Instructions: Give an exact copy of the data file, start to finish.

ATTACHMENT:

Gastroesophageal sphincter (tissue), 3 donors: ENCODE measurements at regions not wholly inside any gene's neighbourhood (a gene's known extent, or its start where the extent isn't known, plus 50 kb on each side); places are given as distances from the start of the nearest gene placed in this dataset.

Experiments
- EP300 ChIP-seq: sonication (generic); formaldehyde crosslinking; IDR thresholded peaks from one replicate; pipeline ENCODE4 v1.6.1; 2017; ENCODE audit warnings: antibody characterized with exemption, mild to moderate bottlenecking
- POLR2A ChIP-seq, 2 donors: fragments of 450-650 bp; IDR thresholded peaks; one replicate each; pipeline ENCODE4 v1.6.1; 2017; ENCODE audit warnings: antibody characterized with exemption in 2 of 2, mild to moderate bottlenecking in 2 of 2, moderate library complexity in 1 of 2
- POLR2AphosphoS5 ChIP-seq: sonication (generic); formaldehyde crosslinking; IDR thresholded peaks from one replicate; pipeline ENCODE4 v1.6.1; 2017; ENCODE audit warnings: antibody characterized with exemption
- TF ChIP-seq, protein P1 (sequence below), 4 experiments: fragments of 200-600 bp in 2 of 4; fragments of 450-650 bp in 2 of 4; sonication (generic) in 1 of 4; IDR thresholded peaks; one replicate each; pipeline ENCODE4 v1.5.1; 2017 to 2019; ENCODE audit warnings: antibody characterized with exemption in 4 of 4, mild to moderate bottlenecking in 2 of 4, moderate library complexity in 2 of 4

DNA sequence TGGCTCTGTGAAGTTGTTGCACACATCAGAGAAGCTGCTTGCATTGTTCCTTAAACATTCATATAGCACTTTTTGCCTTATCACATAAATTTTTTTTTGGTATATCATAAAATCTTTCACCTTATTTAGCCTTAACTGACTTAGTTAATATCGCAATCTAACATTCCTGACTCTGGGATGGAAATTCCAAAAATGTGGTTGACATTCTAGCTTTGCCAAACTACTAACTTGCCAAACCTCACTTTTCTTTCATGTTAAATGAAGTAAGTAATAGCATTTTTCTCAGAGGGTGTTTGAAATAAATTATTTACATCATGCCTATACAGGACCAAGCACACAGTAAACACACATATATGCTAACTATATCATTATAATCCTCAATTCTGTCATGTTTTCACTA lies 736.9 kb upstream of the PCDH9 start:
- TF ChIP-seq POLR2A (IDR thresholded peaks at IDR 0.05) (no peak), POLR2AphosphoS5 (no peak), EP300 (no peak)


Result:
Gastroesophageal sphincter (tissue), 3 donors: ENCODE measurements at regions not wholly inside any gene's neighbourhood (a gene's known extent, or its start where the extent isn't known, plus 50 kb on each side); places are given as distances from the start of the nearest gene placed in this dataset.

Experiments
- EP300 ChIP-seq: sonication (generic); formaldehyde crosslinking; IDR thresholded peaks from one replicate; pipeline ENCODE4 v1.6.1; 2017; ENCODE audit warnings: antibody characterized with exemption, mild to moderate bottlenecking
- POLR2A ChIP-seq, 2 donors: fragments of 450-650 bp; IDR thresholded peaks; one replicate each; pipeline ENCODE4 v1.6.1; 2017; ENCODE audit warnings: antibody characterized with exemption in 2 of 2, mild to moderate bottlenecking in 2 of 2, moderate library complexity in 1 of 2
- POLR2AphosphoS5 ChIP-seq: sonication (generic); formaldehyde crosslinking; IDR thresholded peaks from one replicate; pipeline ENCODE4 v1.6.1; 2017; ENCODE audit warnings: antibody characterized with exemption
- TF ChIP-seq, protein P1 (sequence below), 4 experiments: fragments of 200-600 bp in 2 of 4; fragments of 450-650 bp in 2 of 4; sonication (generic) in 1 of 4; IDR thresholded peaks; one replicate each; pipeline ENCODE4 v1.5.1; 2017 to 2019; ENCODE audit warnings: antibody characterized with exemption in 4 of 4, mild to moderate bottlenecking in 2 of 4, moderate library complexity in 2 of 4

DNA sequence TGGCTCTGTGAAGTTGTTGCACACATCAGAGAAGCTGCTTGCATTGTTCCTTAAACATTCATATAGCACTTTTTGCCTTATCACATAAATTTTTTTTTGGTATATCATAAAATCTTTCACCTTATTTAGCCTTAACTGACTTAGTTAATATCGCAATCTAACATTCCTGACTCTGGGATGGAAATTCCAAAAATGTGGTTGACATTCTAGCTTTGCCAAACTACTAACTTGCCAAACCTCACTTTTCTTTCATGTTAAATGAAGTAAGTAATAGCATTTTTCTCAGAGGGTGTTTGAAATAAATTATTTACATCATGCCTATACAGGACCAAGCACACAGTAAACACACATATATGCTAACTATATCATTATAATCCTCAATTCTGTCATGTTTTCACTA lies 736.9 kb upstream of the PCDH9 start:
- TF ChIP-seq POLR2A (IDR thresholded peaks at IDR 0.05) (no peak), POLR2AphosphoS5 (no peak), EP300 (no peak)